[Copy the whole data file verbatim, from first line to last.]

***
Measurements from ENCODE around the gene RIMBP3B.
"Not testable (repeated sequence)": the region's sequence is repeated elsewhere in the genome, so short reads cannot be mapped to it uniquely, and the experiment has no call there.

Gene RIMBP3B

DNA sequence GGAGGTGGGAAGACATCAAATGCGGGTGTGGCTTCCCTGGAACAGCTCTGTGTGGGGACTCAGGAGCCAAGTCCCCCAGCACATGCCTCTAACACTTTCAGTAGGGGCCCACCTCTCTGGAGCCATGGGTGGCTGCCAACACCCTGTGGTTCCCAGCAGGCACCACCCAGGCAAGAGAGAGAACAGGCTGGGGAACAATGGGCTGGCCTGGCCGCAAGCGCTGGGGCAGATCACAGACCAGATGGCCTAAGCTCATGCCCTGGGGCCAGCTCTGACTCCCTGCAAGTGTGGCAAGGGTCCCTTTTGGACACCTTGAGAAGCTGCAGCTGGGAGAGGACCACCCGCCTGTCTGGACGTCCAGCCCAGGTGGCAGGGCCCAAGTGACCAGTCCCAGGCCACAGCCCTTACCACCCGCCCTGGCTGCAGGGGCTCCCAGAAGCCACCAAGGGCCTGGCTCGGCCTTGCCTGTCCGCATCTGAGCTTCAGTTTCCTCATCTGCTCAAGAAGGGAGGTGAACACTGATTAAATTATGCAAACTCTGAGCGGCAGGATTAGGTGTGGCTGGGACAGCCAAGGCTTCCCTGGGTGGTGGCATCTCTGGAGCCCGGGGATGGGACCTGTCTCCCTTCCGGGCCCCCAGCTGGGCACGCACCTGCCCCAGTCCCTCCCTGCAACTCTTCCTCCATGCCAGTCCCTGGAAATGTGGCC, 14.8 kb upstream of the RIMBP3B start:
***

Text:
Measurements from ENCODE around the gene RIMBP3B.
"Not testable (repeated sequence)": the region's sequence is repeated elsewhere in the genome, so short reads cannot be mapped to it uniquely, and the experiment has no call there.

Gene RIMBP3B

DNA sequence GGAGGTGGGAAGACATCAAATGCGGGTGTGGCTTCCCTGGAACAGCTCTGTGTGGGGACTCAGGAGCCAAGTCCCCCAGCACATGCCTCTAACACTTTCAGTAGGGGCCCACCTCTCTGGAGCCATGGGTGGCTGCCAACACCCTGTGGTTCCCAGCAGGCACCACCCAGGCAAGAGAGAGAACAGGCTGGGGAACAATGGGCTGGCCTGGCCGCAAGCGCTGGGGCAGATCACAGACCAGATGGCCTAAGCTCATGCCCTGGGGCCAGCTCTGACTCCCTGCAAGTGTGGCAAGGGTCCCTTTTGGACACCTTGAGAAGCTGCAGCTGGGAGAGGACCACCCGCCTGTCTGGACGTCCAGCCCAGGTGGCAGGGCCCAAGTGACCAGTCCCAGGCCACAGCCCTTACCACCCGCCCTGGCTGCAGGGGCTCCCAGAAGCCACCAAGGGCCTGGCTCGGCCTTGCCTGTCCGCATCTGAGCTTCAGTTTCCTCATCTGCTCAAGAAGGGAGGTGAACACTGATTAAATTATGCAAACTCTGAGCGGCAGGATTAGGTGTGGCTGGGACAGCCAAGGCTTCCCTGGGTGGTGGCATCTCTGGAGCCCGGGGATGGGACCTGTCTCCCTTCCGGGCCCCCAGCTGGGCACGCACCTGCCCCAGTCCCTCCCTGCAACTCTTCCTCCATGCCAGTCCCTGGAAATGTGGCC, 14.8 kb upstream of the RIMBP3B start: